This is how love sees disability.
Far be it from me to promote political correctness (I prefer good manners), but the PC term “differently abled” has merit. It’s all in the perspective, how you look at it. Yes, we all face really hard things in life, whether we qualify as disabled or not, and these challenges can overwhelm us at times with worry and stress and fear. Been there, done that. Haven’t we all?
But by shifting our focus we’re able to see those challenges differently. To a certain extent, it really is “all in our heads.” How many mothers of children whose disabilities are more severe, more obvious, more challenging than Jack’s see their children through the same filter of love, that same focus on ability rather than disability? My big mistake was in assuming those families were different from mine.
One day last summer, while I waited for Jack to finish speech therapy, a mother and son sat down near me. The son was hard to miss: a large teenager, nonverbal, squinting, tongue sticking out of his mouth, playing with his hands, barking. Well, it sounded like barking. His mother patiently settled him, asked if he wanted a drink, handed him a sports bottle with a straw, told him gently to keep his tongue in his mouth, made small talk without expecting a verbal response but was attentive to nonverbal cues. I was struck by how patient and calm she was. Every time he barked, she smiled. She never shushed him.
There aren’t many moms who could go out in public with a barking teenage boy and make it look like the most natural thing in the world. By the grace of God, she pulled it off and made it poignant and beautiful. I saw God in action in the waiting room.
As it’s impolite to stare, I turned back to my book but was distracted when I heard her speak to another waiting mother: “Oh, that’s his happy sound. He makes it all the time. He is always so happy and brings such joy to our lives. I don’t know what we would do without him.” Love literally glowed from this mother. You could tell she wanted to share it with the world, wanted the world to see her son the way she did. I looked at the young man with fresh eyes. I could see what she meant. He did show joy; I had missed that before because I was looking only at his disabilities.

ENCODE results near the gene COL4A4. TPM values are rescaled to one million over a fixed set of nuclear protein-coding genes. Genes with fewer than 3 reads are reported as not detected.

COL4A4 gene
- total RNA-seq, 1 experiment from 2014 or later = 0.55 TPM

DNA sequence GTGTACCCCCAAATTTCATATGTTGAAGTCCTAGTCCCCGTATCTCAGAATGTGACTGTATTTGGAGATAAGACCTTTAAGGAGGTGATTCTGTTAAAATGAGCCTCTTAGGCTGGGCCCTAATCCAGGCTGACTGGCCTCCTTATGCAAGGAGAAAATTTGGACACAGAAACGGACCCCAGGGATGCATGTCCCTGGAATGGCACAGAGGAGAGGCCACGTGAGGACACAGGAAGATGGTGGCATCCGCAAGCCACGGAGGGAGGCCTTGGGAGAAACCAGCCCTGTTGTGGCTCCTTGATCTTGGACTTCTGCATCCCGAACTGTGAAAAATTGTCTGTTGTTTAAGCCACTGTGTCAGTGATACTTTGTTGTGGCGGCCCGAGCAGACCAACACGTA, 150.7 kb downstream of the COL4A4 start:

No doubt the universe heaped its general hostility on this mother and son. No doubt she has felt frustrated, scared, and angry, and has wondered why. No doubt her son is severely disabled. But she made a choice at some point to accept her son for who he is, to see joy and love in him, and to give joy and love to him.
Don’t we all long for acceptance? Don’t we all long for love and compassion and understanding that is unconditional? But how often do we give that sort of love? It’s easy to accept someone who’s just like you, who acts like you, looks like you, and shares your beliefs, interests, language, and politics. It’s harder to accept difference in any form. Much harder. History is largely the record of our collective failure to accept difference.
I don’t know about you, but I don’t want to be judged or dismissed or ignored or feared, and I certainly don’t want either of my children treated that way. We’re all different, but we are also all children of God, human beings created in His image with great capacity for compassion, love, and joy.
An American soldier stuck in the sandstorm during the invasion of Iraq said, “Embrace the suck.” He couldn’t change the weather or the fact he was in it, but he could change his attitude. He embraced the sandstorm just as that mother smiled each time her child barked in joy. The outside world may see our challenges, whatever they are, as uncomfortable, painful, unfortunate, disabling, or tragic, but we don’t have to see them that way at all. When the universe is hostile, we need to embrace the suck, and sometimes we can even transform it into something beautiful through love. Doing this is hard. It requires courage to stand up to the universe’s hostility and let go of a lot of indulgent wallowing in self-pity, but it’s worth the effort. At least I believe it is.
As for the Godiva chocolate…I ate it myself because Jack won’t touch any chocolate that isn’t an M&M or cake frosting.
Don’t you just love irony?